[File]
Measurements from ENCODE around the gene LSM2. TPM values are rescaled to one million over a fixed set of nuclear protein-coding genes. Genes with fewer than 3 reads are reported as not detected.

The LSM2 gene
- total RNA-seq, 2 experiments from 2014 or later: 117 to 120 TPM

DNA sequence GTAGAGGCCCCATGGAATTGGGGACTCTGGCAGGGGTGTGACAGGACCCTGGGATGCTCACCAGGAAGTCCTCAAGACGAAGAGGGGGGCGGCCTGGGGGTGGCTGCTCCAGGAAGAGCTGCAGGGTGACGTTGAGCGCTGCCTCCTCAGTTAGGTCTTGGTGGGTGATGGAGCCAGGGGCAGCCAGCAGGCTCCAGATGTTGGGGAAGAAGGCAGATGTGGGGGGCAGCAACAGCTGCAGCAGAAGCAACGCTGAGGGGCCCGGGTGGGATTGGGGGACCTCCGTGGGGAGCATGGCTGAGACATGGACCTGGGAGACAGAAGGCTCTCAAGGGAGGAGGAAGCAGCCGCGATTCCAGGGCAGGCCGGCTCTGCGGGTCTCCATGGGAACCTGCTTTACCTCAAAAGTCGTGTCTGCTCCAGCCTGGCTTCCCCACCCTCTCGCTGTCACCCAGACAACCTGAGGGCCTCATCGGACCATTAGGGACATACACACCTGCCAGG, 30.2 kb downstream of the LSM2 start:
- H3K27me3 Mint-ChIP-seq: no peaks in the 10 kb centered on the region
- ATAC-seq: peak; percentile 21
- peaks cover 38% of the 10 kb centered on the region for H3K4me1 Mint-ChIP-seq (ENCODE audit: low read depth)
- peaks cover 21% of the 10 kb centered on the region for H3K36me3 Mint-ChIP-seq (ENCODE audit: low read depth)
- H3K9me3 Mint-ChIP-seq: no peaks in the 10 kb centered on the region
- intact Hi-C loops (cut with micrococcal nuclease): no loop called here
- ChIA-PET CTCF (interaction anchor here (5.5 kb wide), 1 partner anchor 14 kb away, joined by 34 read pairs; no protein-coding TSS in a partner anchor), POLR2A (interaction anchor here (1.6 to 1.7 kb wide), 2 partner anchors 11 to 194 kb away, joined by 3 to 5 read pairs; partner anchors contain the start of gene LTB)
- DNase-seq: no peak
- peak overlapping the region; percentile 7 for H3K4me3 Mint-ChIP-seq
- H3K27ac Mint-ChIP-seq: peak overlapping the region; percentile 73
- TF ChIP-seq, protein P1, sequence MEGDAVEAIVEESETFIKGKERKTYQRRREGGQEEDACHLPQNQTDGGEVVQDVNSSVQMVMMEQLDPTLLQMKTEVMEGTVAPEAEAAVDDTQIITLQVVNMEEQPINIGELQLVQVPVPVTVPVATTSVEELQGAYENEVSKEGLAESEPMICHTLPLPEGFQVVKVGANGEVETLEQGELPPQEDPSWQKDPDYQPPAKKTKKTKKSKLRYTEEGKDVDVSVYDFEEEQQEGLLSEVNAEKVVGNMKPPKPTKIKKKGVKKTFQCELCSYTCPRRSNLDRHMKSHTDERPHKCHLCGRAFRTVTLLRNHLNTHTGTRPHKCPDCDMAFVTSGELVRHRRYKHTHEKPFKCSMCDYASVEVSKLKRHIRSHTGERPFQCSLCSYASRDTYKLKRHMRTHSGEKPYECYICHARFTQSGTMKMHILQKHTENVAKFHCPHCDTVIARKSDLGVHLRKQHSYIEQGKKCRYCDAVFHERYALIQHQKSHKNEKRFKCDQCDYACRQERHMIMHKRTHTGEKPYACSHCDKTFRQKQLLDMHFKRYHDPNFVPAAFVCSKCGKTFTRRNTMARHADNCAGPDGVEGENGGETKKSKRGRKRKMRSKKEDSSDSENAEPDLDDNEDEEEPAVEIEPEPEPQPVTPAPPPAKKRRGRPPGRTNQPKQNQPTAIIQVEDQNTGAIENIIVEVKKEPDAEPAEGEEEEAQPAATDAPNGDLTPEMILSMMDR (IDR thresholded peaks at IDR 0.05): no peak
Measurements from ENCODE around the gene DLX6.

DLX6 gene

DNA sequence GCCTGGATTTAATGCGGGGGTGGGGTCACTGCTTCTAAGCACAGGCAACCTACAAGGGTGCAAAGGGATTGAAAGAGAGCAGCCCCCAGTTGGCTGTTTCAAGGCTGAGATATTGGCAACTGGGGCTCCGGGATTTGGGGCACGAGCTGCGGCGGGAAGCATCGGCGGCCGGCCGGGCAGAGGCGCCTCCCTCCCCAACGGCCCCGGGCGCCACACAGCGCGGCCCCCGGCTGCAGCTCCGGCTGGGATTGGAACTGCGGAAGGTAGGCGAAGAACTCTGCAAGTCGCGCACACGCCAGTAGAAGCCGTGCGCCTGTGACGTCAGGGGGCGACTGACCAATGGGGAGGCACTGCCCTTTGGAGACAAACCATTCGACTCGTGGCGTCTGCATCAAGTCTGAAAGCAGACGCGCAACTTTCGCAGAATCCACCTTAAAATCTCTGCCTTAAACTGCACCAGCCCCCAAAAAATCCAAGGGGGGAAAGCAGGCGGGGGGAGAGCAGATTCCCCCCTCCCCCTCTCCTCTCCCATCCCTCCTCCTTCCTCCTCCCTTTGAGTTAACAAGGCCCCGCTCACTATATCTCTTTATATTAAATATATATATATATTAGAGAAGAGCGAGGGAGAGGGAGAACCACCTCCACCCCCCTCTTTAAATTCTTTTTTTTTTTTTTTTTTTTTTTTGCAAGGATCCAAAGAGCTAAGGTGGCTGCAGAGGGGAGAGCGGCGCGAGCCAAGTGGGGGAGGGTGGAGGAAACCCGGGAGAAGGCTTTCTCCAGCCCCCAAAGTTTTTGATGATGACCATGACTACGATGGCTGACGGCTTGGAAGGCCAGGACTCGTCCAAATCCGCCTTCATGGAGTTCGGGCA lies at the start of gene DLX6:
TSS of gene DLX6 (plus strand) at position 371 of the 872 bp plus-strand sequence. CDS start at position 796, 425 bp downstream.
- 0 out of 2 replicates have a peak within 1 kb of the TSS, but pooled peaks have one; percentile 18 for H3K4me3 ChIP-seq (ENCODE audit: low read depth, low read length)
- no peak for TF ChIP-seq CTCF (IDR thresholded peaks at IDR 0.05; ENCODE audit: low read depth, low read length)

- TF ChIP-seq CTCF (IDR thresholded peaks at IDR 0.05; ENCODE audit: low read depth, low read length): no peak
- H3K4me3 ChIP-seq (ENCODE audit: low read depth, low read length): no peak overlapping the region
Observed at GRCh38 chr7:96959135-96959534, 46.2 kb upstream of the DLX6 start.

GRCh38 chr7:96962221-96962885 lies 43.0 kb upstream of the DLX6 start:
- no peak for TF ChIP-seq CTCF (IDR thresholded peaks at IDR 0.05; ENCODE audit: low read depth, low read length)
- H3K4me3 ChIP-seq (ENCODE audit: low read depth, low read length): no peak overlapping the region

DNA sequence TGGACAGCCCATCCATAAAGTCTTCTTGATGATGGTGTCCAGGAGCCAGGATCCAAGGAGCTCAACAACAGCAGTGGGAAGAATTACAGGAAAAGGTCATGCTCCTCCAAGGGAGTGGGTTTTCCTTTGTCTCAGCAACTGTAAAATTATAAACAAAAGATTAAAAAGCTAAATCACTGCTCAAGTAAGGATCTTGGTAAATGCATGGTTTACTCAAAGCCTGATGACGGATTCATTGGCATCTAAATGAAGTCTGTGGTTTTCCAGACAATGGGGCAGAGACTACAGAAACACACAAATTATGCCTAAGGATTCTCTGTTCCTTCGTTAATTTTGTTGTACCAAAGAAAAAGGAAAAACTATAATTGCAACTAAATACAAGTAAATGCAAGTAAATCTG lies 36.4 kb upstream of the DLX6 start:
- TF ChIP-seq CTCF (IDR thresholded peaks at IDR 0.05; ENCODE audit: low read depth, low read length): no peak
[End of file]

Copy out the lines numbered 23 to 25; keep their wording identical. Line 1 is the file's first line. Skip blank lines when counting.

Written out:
- H3K4me3 ChIP-seq (ENCODE audit: low read depth, low read length): no peak overlapping the region
Observed at GRCh38 chr7:96959135-96959534, 46.2 kb upstream of the DLX6 start.

GRCh38 chr7:96962221-96962885 lies 43.0 kb upstream of the DLX6 start: